DOJ Mistakes Lead to Dismissal of Largest Human Trafficking Case in U.S. History
On Friday, a federal judge complied with the request of federal prosecutors to dismiss what would have been the largest human trafficking case in U.S. history on the grounds that the government lacked the evidence to convict.
“To dismiss a case with no intention of bringing it back as a new indictment is very unusual,” said Michael Green, a lawyer for Global Horizons in Honolulu, the organization whose two top officials--CEO Mordechai Orian and the company’s director of international relations, Pranee Tubchumpol--were charged. “You never see the government just walk away from a case that they spent millions of dollars on.”
The government originally accused Global Horizons, a company out of Los Angeles, with "manipulating 600 Thai workers it placed at farms across the United States."
Specifically, the Equal Employment Opportunity Commission (EEOC) had alleged that the company brought workers to the U.S. "on the promise of high-paying wages and temporary visas" only to be "forced into vermin-ridden housing, denied the opportunity to leave the premises and subjected to harassment, including physical assault by their overseers."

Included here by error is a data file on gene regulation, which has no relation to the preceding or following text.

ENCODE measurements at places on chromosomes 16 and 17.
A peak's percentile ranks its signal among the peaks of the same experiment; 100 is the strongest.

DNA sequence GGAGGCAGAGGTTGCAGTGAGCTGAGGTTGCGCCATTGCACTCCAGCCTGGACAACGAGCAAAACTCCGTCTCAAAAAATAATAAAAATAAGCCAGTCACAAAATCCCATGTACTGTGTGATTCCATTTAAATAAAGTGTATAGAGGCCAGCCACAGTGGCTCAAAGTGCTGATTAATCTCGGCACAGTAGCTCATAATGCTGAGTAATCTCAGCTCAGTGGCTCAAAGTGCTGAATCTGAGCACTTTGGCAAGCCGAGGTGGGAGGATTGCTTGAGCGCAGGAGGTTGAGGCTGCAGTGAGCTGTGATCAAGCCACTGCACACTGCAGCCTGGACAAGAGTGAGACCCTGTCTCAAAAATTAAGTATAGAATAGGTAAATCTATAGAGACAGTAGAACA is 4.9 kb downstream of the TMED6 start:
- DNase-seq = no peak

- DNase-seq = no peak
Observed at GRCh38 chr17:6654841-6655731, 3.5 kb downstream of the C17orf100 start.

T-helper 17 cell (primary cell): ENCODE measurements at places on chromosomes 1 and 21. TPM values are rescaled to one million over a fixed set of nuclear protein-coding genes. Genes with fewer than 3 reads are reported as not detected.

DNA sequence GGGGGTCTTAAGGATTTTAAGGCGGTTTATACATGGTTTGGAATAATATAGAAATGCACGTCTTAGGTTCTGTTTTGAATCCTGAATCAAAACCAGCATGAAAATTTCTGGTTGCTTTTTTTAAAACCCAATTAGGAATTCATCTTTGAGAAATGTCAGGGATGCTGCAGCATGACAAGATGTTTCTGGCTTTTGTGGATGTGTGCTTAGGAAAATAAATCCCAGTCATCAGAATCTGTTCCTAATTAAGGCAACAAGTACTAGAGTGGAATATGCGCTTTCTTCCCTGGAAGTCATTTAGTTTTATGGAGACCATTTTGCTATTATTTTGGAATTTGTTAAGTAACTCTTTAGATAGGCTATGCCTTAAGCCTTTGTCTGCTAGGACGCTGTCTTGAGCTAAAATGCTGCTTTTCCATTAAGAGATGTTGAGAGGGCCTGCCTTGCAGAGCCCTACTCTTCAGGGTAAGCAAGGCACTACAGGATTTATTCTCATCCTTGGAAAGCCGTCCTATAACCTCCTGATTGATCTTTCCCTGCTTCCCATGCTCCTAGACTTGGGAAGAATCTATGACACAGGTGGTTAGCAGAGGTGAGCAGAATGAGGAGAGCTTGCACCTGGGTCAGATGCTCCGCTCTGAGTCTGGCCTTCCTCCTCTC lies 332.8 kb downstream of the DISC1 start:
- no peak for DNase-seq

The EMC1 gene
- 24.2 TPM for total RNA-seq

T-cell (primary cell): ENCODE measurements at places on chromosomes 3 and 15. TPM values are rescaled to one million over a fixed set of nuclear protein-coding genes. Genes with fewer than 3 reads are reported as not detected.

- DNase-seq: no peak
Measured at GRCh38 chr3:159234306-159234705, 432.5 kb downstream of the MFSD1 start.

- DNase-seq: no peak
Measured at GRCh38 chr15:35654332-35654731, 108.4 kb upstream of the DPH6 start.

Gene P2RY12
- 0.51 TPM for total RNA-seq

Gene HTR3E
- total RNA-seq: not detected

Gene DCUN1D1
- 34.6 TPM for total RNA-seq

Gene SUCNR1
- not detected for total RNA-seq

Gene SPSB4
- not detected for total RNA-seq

But the government's case began to unravel when federal prosecutors dropped similar charges against Alec and Michael Sou, owners of Aloun Farms out of Hawaii after lead prosecutor Susan French admitted she "inaccurately stated to a grand jury that workers could not be charged recruiting fees when they traveled to Hawaii in 2004. The law was changed in late 2008 to prohibit recruiting fees."
Ms. French later left the prosecution team citing unspecified health complications.
Had the Justice Department not bungled the case, it would have been the largest human trafficking case in U.S. history.